Carl was pictured in a different uniform – as a member of the early “Boys Band” of the city. None of the soon-to-be early diamondball star players was tooting a horn. Carl was part of the YMCA Employed Boys Brotherhood in 1921. He was badly burned in an explosion/fire in 1926 while cleaning clothes with gasoline at the Winona Cleaning Works. His later work as a driver for the Springdale Dairy was less dangerous.

Before this article, I never knew that Pa and I shared the talk or walked the walk of baseball and kittenball. Probably finding other youthful activities (like work) in life, there is no mention of either Carl or Otto being on any of the Diamondball teams that emerged in Winona.

In 1922, a Winona league of sixteen teams was organized by leaders Rollie Tust, Bill Hargesheimer and Darby O’Brien. They were superb players who committed to the game for years to come. They were exceptional athletes, team leaders, inspirers to the masses – and gentlemen who modeled the fun of the game. They were workmen and tradesmen. They worked hard and played hard.

Save for two years in the early 1930s (Depression era), the teams operated and performed as Watkins Owls, Winona Heaters, O’Brien’s Bub’s Brewery, Koal Kids and other assorted teams. They drew out the men from Kohner’s Taverns, the Watkins shops and an East End populous centered at the Winona Athletic Club. They configured across teams of taverns and coal and ice companies and bakeries to find the best players and combinations. When occasion called for balance of competition, teams traded players for unknown recompense.

They played in the 1930’s and ‘40s and ‘50s and drew huge crowds at Athletic Park. They played in the daytime and under the lights. They were virtuosos of athletics, leading the city and region in diamondball, baseball, bowling and every other sport they touched.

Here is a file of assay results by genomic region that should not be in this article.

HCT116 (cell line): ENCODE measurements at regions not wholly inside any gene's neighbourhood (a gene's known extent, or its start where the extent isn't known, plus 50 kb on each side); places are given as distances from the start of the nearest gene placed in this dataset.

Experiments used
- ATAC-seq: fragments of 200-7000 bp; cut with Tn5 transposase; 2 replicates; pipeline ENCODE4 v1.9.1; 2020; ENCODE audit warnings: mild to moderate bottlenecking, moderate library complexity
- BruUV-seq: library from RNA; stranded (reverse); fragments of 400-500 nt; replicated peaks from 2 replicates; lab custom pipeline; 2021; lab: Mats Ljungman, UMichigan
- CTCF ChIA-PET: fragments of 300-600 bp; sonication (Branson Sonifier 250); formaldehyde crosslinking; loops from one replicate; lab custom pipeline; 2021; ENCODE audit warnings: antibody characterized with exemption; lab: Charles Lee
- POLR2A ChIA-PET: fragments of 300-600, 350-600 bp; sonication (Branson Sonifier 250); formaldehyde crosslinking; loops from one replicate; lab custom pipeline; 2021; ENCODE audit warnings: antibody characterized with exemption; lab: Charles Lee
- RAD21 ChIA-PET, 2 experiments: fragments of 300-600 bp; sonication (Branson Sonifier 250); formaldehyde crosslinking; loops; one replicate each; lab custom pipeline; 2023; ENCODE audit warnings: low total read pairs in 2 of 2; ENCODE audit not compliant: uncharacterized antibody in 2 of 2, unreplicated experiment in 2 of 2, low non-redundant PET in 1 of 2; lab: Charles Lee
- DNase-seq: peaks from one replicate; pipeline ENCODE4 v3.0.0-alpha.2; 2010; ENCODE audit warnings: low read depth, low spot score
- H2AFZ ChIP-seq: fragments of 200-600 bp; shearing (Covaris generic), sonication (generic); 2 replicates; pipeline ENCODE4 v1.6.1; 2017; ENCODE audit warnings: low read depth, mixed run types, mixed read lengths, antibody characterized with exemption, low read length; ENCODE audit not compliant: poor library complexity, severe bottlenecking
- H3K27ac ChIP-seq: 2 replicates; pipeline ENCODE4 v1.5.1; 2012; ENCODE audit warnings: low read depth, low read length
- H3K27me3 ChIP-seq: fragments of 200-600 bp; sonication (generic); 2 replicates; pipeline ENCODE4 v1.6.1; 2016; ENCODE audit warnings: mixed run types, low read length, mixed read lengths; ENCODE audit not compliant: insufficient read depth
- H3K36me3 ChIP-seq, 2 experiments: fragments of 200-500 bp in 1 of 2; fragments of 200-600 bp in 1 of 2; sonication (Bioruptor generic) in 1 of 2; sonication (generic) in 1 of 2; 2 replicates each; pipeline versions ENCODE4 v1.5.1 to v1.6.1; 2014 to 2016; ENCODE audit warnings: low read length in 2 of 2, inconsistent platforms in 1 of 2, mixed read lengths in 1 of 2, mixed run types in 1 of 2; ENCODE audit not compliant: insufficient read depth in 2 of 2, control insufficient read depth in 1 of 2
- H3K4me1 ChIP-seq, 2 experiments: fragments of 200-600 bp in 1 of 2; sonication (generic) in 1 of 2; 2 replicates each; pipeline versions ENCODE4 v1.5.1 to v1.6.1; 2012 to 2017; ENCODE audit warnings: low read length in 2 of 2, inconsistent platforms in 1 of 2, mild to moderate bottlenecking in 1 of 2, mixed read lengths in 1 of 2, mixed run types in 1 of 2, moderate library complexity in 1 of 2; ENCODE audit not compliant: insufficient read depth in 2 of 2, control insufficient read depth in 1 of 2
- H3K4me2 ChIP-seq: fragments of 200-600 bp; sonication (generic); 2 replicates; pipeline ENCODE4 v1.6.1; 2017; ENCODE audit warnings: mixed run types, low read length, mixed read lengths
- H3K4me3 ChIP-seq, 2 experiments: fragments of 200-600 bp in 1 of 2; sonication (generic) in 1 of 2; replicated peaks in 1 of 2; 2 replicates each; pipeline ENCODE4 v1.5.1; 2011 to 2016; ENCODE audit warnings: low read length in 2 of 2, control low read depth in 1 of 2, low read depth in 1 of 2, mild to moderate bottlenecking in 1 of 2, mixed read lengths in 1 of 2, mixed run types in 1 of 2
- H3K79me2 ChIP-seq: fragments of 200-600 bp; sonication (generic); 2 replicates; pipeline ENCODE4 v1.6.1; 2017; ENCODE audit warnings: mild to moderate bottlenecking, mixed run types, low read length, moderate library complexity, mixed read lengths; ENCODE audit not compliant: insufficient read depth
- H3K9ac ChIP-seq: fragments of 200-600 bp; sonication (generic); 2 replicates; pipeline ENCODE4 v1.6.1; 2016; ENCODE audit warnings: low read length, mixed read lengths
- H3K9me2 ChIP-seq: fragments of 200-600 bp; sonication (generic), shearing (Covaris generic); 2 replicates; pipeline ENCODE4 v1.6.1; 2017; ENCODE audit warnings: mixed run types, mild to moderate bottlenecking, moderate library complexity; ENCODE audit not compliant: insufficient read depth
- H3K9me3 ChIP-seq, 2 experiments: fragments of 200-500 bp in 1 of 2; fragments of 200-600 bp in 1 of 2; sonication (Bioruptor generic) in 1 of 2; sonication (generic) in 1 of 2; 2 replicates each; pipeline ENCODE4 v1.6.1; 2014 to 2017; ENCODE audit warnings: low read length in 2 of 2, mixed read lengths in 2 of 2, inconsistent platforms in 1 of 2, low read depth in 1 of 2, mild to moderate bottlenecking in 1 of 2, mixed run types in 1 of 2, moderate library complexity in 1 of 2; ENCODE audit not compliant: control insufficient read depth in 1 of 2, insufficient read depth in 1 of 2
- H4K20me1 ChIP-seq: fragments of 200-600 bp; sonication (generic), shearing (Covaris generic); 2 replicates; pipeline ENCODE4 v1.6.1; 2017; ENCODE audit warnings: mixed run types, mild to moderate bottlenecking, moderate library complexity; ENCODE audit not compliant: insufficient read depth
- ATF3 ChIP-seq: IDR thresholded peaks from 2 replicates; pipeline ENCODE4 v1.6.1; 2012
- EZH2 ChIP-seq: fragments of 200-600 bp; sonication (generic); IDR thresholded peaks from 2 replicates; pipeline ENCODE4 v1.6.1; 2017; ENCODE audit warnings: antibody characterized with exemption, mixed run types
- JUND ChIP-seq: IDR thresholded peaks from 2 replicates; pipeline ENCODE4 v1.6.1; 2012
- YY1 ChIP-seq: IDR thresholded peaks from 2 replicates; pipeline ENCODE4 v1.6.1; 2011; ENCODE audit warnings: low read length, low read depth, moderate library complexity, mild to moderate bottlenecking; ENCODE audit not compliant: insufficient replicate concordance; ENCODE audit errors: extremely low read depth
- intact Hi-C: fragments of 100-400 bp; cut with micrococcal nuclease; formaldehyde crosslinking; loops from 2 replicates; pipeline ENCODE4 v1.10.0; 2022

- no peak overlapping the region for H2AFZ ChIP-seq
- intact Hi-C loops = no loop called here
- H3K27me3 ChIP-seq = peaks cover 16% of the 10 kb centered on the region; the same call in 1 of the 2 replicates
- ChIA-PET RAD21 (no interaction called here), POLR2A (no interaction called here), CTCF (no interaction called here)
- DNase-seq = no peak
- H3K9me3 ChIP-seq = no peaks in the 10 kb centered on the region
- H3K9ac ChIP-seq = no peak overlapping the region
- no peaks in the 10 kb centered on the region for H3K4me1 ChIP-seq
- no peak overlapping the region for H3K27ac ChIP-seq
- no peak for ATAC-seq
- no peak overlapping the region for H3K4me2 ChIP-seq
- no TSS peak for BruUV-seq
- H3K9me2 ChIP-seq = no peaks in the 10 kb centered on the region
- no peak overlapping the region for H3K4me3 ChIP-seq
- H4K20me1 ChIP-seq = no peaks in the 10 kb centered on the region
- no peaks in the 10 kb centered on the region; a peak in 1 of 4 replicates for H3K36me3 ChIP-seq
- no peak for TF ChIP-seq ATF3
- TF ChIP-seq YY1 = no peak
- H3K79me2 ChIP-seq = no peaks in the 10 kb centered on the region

Swede Gordon, local bar owner and sponsor took his team to Hibbing for the state tournament in September 1938 – one of many trips. Pitcher Darby O’Brien was “a veteran of at least a dozen state tournaments” with other future Hall of Famers clustered on the bus. These were hometown heroes who were in a dozen or more state tournaments and ultimately placed seven members in the Minnesota Softball Hall of Fame.

In a Winona Post article (July 2015), current Park and Recreation Director Maynard Johnson spoke of “a decline in participation over the years. Johnson explained that years ago (during his recent twenty-three year tenure) softball used to be the only thing in town, but now activities such as kayaking and Frisbee golf provide many options for recreational fun that were once not available all at one time.” That article and a 1950s baseball friend’s nudge caused this writer to remember, reflect and research the early records and old names of Winona’s softball history.